A group called Friends of Mahaulepu plans to file a lawsuit against Hawaii Dairy Farms for violating the Clean Water Act on Kauai through its preliminary construction activities for a new 578-acre dairy on the island’s south shore.
The notice of intent to sue was also sent to the social investment firm Ulupono Initiative, which funds Hawaii Dairy Farms, and the firm’s financial backer, eBay founder and billionaire Pierre Omidyar, among others.
The lawsuit would be the second challenging the planned dairy. Kawailoa Development, which owns a nearby resort and golf course, previously sued to have the dairy declared a nuisance.
Friends of Mahaulepu has hired Oregon attorney Charlie Tebutt to bring the case and contends that the dairy “threatens the survival of the precious and ecologically rich home of many threatened and endangered species.”
“This is the last place on Earth that should have an industrial dairy,” said Jay Kechloian of Friends of Mahaulepu in a press release. “The Garden Island does not want to become known as the Manure Island.”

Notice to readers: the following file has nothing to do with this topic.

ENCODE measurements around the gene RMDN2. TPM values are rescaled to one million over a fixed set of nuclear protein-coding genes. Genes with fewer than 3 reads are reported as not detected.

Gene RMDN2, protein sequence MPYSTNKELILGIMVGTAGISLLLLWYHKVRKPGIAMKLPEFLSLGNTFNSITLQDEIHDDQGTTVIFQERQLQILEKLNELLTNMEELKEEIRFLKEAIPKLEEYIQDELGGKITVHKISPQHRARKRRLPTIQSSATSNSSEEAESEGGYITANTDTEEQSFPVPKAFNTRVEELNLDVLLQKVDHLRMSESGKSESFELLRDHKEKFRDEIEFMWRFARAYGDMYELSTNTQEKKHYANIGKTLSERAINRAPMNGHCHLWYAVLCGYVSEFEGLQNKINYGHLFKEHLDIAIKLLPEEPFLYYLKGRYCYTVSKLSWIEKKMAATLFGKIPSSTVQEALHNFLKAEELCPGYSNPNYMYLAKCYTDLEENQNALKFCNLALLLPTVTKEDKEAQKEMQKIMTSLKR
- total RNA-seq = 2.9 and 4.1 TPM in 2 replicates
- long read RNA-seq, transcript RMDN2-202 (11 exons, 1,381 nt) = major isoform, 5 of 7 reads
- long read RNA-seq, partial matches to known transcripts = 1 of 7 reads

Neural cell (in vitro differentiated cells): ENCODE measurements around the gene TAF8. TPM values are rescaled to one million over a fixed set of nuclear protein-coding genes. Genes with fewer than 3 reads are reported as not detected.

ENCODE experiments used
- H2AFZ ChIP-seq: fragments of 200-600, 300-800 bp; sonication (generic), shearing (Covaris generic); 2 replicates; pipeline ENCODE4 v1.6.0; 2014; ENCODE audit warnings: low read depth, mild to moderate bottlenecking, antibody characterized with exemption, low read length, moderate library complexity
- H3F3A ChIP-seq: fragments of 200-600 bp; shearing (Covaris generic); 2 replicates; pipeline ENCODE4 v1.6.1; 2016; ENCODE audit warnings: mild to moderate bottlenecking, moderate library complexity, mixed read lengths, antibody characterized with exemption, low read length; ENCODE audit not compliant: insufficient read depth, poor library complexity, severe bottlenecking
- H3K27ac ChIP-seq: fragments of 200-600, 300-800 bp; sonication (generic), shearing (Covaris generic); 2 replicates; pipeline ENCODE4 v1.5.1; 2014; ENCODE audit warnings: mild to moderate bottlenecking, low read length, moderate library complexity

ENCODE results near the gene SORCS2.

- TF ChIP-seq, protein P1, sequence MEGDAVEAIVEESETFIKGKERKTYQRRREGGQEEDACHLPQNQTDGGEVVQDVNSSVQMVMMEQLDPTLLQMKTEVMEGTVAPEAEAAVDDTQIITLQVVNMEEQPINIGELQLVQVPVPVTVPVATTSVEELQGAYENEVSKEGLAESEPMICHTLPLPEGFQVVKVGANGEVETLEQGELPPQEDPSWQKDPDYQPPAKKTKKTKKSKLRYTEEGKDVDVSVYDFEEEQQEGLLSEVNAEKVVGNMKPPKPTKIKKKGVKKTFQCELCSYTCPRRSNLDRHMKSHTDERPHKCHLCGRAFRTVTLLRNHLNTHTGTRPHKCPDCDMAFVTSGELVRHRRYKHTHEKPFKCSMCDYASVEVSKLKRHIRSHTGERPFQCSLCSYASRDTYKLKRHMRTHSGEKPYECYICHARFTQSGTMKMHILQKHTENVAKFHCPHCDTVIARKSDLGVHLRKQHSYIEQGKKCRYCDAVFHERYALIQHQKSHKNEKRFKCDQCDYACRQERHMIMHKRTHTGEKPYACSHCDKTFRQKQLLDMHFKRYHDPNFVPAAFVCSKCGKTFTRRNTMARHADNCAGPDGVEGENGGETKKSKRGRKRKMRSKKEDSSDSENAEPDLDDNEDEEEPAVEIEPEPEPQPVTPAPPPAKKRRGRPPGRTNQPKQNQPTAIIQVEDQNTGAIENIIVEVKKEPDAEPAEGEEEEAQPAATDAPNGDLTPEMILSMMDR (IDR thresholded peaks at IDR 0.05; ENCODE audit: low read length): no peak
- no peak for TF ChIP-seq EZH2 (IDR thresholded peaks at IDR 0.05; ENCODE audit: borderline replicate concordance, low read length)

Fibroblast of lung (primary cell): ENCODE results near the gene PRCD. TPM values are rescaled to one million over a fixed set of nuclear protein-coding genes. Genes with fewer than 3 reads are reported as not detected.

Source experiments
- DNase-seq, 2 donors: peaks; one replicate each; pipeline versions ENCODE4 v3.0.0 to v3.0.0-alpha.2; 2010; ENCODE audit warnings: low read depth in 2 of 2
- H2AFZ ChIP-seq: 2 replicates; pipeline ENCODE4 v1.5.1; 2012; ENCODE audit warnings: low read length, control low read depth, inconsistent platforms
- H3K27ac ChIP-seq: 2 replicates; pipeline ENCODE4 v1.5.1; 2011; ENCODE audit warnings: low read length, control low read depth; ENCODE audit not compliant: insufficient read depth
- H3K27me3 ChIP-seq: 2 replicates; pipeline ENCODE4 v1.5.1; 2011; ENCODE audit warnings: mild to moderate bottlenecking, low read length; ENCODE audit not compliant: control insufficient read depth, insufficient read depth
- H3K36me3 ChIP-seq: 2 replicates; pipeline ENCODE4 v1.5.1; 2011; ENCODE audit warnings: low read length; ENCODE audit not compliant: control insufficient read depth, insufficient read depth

Dairy cows graze in a field.
U.S. Department of Agriculture
Kauai County approved Hawaii Dairy Farms’ $7.339 million building permit last November.
But Kyle Datta from Ulupono Initiative said that the company will not proceed with construction of the dairy buildings, utilities or effluent ponds before voluntarily completing an environmental impact statement.
In response to community concerns, Hawaii Dairy Farms cut back the dairy’s size by more than half to no more than 699 cows.
Amy Hennessey, spokeswoman for Hawaii Dairy Farms, said in an emailed statement that the Friends of Mahaulepu’s suit is “completely without merit and serves only to feed the inflammatory rhetoric of the Friends of Mahaulepu.”
She said that the only construction activity ongoing is the installation of water quality monitoring wells, fencing and the growing and mowing of grass.
The environmental impact statement is expected to be completed by the end of the year and will also explore the possibility of expanding the dairy to 2,000 cows.